PARIS     -    French President Emmanuel Macron, in an interview with British weekly The Economist, warned fellow European countries that they could no longer rely on the United States to defend North Atlantic Treaty Organization (NATO) allies.

“What we are currently experiencing is the brain death of NATO,” Macron was quoted as saying. Asked whether he still believed in the Article Five “collective defence” stipulations of NATO’s founding treaty - under which an attack against one ally is considered as an attack against all allies - Macron answered: “I don’t know.”

“(NATO) only works if the guarantor of last resort functions as such. I’d argue that we should reassess the reality of what NATO is in the light of the commitment of the United States,” Macron added. The United States is showing signs of “turning its back on us”, as demonstrated by President Donald Trump’s sudden decision last month to pull troops out of northeastern Syria last month without consulting the allies, the French leader said.

That move caught NATO’s leading European powers - France, Britain and Germany - by surprise and paved the way for Turkey, another NATO member, to launch a cross-border military operation targeting Syrian Kurdish forces.

At the time Macron decried NATO’s inability to react to Turkey’s offensive and said it was time Europe stopped acting like a junior ally of the United States when it came to the Middle East. The European allies fear the US withdrawal from northeastern Syria will cause a security vacuum that can be exploited by Islamist militants.

France has long pressed for closer European defence cooperation but has faced resistance from Britain and others which say the United States remains key to Western defence, especially in the face of a more assertive Russia.

Trump has been strongly critical of European countries’ heavy reliance on the United States for their defence and the failure of some, notably Germany, to hit a NATO target of spending 2% of national output on defence.

Europe at risk if Germany

turns its back on US

Berlin must not forget Washington’s crucial role in allowing Europe and Germany to reunify after the Cold War, NATO Secretary-General Jens Stoltenberg said on Thursday, after Germany’s foreign minister called unity “a gift from Europe”.

Stoltenberg, who has already been credited with keeping a sceptical U.S. President Donald Trump onside at NATO, sought to remind Germans of the United States’ commitment to European security, which includes U.S. troops in Europe.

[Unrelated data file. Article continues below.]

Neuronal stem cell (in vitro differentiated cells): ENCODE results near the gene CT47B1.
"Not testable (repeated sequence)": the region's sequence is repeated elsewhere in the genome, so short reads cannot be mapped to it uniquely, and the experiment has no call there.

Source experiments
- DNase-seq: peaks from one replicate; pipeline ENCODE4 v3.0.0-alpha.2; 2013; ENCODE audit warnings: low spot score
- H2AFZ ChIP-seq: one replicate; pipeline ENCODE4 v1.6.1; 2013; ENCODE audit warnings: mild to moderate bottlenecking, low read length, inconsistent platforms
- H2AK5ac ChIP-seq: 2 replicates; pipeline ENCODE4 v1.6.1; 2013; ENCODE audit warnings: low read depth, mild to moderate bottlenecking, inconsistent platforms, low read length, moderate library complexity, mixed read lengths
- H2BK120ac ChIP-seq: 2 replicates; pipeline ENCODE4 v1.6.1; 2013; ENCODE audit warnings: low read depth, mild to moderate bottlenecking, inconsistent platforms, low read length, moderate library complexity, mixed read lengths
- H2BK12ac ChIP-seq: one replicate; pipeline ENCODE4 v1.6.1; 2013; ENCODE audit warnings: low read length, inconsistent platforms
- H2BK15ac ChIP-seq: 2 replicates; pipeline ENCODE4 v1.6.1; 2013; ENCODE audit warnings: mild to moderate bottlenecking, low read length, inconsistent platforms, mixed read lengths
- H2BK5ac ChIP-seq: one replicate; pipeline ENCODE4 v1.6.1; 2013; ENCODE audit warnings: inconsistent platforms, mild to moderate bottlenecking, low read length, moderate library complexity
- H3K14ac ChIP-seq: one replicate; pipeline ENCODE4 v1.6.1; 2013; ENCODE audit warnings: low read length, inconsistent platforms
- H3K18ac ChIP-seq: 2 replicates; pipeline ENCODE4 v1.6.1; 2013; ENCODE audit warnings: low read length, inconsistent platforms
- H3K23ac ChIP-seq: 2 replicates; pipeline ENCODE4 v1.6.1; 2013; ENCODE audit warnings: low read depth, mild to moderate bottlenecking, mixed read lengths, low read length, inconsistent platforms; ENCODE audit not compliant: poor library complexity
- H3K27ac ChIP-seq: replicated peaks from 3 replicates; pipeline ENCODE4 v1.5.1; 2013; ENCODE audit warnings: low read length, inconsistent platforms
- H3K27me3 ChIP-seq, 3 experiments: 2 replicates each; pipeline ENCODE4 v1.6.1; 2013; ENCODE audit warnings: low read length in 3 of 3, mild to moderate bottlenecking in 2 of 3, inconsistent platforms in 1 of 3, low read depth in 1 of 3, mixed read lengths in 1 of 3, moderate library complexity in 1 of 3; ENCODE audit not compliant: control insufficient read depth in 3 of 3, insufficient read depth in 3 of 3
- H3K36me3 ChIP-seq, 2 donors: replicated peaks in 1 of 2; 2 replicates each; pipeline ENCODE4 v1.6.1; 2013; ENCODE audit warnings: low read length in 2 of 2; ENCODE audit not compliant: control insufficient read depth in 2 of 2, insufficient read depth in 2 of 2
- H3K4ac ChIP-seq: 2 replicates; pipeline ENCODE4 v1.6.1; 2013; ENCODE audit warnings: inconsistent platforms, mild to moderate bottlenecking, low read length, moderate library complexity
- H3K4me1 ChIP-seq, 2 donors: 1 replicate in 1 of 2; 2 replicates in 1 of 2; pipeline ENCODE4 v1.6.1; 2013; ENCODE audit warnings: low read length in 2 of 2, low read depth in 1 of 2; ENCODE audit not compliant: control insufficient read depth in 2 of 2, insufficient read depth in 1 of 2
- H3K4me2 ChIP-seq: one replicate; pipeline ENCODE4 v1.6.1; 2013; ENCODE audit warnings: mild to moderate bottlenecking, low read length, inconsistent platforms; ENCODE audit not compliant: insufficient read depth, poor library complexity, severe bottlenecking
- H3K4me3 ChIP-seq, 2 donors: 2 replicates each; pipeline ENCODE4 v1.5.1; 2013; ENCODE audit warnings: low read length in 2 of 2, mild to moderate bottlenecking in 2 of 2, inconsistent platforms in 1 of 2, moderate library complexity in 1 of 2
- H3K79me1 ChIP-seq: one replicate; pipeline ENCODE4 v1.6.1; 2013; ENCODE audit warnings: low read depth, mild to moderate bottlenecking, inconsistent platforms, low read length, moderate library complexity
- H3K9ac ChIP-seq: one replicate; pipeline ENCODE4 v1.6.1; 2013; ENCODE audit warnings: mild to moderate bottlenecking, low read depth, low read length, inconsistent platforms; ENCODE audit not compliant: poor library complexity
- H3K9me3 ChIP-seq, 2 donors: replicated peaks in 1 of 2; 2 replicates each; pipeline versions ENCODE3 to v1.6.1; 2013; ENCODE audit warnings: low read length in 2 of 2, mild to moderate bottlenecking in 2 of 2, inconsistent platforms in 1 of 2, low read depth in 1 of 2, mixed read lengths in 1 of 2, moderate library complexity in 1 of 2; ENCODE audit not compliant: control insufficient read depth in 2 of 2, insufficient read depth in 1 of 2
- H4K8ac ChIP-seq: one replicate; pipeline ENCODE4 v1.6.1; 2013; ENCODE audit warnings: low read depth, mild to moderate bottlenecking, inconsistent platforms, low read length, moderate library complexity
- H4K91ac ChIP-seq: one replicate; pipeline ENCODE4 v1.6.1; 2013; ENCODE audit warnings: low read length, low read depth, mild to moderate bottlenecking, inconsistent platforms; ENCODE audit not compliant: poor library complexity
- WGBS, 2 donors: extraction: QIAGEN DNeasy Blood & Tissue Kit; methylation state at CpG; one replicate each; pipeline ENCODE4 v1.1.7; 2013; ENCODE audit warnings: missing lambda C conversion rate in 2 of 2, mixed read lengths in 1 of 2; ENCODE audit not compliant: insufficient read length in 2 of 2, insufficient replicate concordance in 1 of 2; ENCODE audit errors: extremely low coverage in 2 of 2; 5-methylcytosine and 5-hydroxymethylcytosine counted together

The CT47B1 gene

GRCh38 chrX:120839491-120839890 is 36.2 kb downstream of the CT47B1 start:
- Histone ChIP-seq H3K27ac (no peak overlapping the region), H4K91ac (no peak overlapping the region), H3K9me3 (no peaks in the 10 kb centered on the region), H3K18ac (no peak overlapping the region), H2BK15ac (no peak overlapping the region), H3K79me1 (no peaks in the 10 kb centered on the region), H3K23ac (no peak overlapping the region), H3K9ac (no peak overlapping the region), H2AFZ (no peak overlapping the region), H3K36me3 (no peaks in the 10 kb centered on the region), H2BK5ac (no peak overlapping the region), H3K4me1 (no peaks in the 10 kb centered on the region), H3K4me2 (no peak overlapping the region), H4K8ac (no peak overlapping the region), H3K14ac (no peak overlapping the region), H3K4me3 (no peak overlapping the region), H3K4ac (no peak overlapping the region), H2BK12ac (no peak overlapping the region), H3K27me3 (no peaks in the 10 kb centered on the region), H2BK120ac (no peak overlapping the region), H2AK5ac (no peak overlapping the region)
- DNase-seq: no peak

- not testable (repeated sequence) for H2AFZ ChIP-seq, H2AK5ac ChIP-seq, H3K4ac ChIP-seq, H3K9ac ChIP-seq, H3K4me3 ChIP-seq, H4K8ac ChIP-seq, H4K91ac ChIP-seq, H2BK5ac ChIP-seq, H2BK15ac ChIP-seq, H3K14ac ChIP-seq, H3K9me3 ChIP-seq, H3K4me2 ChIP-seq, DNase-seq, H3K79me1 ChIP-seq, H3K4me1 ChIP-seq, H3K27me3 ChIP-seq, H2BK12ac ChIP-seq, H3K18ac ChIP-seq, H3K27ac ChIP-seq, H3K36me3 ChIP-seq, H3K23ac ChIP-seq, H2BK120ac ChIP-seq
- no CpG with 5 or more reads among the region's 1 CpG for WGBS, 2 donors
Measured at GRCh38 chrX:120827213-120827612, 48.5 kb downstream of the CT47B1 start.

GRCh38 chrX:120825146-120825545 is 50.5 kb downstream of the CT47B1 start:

“The reunification of Germany and Europe would have been impossible without the United States’ security guarantee,” he said at an event to celebrate the 30th anniversary of the fall of the Berlin Wall.

“Any attempt to distance Europe from North America will not only weaken the transatlantic Alliance, it also risks dividing Europe itself.”

Tensions between Berlin and Washington have grown under Trump, who has pulled out of a series of international treaties that have undermined European Union foreign policy. At a NATO summit last July, the U.S. president accused Germany of being a “captive” of Russia because its reliance on Moscow for energy. His envoy to Berlin in August called Germany’s low defence spending “offensive.”

In an article published in 26 European countries last weekend, German Foreign Minister Heiko Maas pointedly omitted giving the United States credit for victory over the Soviet Union and the security that allowed the EU to develop. Echoing his earlier comments about what he sees as U.S. unreliability under Trump, Maas called on the European Union to come together as a power to stand up for the continent.

But Stoltenberg cautioned that while he supported efforts to integrate EU defences, the bloc, which Britain is seeking to leave, was no replacement for the United States, the world’s biggest military power.

“The European Union cannot defend Europe,” he said.

He also called on Europe and the United States to work together to respond to China’s growing military might, noting the sharp growth in China’s navy and in its inventory of missiles that would break Cold War-era arms control treaties.